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Entries in NOAA (69)

Monday
Jan182016

Lake Erie Algae Bloom Worst on Record

The algae bloom that smothered much of Lake Erie this past summer was the worst on record, according to the National Oceanic and Atmospheric Administration (NOAA).

That means it was even more severe than the 2011 bloom, which stretched along the shoreline from Toledo to Cleveland, and considerably larger than the 2014 bloom that contaminated the water supply for nearly a half-million people.

The 2015 bloom also was more dense, but fortunately migrated toward deep water. "Fortunately, the bloom moved into the center of the central basin rather than along the shore, resulting in less impact along both coasts," said NOAA's Rick Stumpf.

Fueled by heavy rains, it covered an area of about 300 square miles with a thick, paint-like scum by mid August. But the actual bloom was larger, NOAA said, adding just how big is still being determined.

Rains notwithstanding, the bloom's severity suggests that resource managers haven't been doing enough to minimize runoff pollution.

 "It would be hard to find much evidence of progress based on what we saw this year," said Jeff Reutter, former director of the Ohio Sea Grant Program.

On the positive side, Ohio, Michigan and Ontario recently agreed to sharply reduce the amount of phosphorus flowing into western Lake Erie by 40 percent in 10 years. Changes already implemented included limiting when farmers can spread fertilizers and manure on their fields.

With much of that pollution flowing in from the Maumee River in western Ohio, many would like Ohio to pursue a federal impairment designation for the lake. A similar designation for Chesapeake Bay brought in $2.2 billion to help mitigate damage and reduce the amount of algae-feeding nutrients that flow into the bay.

 

Sunday
Nov082015

NOAA Continues to Ignore Economic Value of Recreational Fishing

The National Oceanic and Atmospheric Administration continues to ignore the economic value of recreational fishing, and, as a consequence of that, it likely will continue to ignore/undervalue it in its management decisions for species such as Gulf of Mexico red snapper. And that  will translate into allocations that unfairly restrict recreational fishing.The following is a commentary from Jeff Angers at the Center for Coastal Conservation about that federal favoritism for commercial fishing:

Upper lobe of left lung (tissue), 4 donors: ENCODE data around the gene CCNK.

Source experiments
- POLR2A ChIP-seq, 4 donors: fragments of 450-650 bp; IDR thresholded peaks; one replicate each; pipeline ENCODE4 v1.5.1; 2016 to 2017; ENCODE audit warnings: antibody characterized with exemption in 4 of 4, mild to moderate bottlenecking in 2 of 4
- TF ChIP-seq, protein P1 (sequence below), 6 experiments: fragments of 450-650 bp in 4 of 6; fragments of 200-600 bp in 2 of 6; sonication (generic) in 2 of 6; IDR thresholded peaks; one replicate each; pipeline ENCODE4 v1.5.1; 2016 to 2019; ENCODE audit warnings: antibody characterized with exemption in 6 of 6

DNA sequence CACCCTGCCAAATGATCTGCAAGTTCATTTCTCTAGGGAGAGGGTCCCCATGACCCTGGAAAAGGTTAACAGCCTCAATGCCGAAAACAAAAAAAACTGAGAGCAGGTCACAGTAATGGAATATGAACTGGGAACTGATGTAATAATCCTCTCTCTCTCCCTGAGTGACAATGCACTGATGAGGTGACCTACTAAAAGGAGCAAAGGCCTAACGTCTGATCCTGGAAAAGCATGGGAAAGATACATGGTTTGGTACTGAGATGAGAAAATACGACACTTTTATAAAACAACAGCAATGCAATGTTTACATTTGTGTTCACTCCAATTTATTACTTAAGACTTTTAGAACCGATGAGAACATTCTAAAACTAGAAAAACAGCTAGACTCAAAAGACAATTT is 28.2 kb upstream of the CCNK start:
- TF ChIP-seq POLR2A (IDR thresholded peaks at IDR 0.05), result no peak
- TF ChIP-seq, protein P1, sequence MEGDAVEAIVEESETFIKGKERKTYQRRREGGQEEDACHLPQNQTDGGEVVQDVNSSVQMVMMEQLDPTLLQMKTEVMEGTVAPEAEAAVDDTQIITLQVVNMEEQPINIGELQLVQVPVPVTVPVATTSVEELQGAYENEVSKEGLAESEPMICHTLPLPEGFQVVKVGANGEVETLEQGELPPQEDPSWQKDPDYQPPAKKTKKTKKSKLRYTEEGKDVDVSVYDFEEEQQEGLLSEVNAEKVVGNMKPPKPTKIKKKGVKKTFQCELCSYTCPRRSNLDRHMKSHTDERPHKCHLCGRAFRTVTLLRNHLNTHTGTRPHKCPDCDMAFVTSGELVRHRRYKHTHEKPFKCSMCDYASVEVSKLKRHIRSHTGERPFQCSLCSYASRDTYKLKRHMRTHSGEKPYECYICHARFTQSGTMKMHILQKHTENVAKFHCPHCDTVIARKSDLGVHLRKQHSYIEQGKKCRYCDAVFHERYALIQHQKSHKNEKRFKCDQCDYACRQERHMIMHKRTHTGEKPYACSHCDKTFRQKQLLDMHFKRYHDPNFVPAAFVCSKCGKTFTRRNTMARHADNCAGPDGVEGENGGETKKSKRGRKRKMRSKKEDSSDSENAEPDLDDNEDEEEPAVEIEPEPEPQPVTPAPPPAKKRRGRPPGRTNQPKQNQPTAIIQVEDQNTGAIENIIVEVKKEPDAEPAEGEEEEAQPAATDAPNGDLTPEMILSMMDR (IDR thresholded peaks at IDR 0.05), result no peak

"The National Oceanic and Atmospheric Administration issued its annual “Fisheries of the United States” report this week — but once again, when it comes to the economic value of recreational fishing, NOAA entirely missed the boat (excuse the pun).

"That’s because NOAA’s report overlooks the economic impact of recreational fishing entirely — just like last year (and for two years before).

"According to NOAA, commercial fishing generated $5.4 billion in revenues last year. That’s great for our economy and for the commercial fishing sector — as far as it goes.

"But what about the economic contribution of recreational fishing?

"Nada, zero, zip. At least according to the bureaucrats at NOAA.

"It’s as if recreational fishing doesn’t even happen.

"The last time NOAA even looked at the value of recreational fishing, back in 2011, it estimated the economic value at $23.4 billion. For the arithmetically challenged, that’s more than four times the contribution of the commercial sector — and that’s based on 2011 numbers.

"NOAA’s fisheries report is emblematic of the bigger problem in Washington, DC: a tendency to underplay and under-appreciate the much greater economic impact of recreational fishing.

"When Congress reauthorizes the Magnuson-Stevens Act, let’s make sure the real story gets told: just taking into account the agency’s 2011 estimates, the $23.4 billion annual economic contribution of recreational fishing dwarfs the $5.4 billion now being touted by NOAA as the value of the commercial sector.

"Federal fisheries policy ought to reflect that fact — not ignore it."

Friday
Oct232015

Congress Considers Future for Gulf Red Snapper Fishery

The future of red snapper fishing in the Gulf of Mexico was on the line yesterday in Washington, D.C, as the House Natural Resources Committee Subcommittee on Water, Power and Oceans will debated HR. 3094--- the Gulf States Red Snapper Management Authority Act. This legislation, sponsored by Garret Graves (R-La.), would shift management of red snapper from the federal government and allow the states to manage the entire fishery.

 “We learned a few things in today’s hearing, but the take-home message is that federal management of the Gulf red snapper remains mired in chaos," said Jeff Angers, president of the Center for Coastal Conservation, following the haring.

"We learned that the recreational angling community and all five Gulf States stand united in favor of state management of red snapper. Despite a wave of pre-hearing propaganda, we learned that most charter operators are in favor of the state management because they, too, want an end to the current federal management program of privatization."

Meanwhile, NOAA wants anglers to ignore what they see every day in the Gulf, Angers said, adding that the federal agency "asked Congress to believe that the snapper stock is still only half rebuilt and will not fully recover until 2032."

In other words, the federal government wants to continue to deny reasonable access to recreational anglers, continuing seasons that are 10 days or possibly even shorter. Meanwhile, using  a "catch shares" strategy of divide and conquer in privatizing a public resource, it is supported by the commercial fishing industry and a small group of charter captains who are guaranteed "shares" of the fishery.

"The management agency for every Gulf state has come to the same conclusion as recreational anglers--- federal management of red snapper is a failure," Angers said.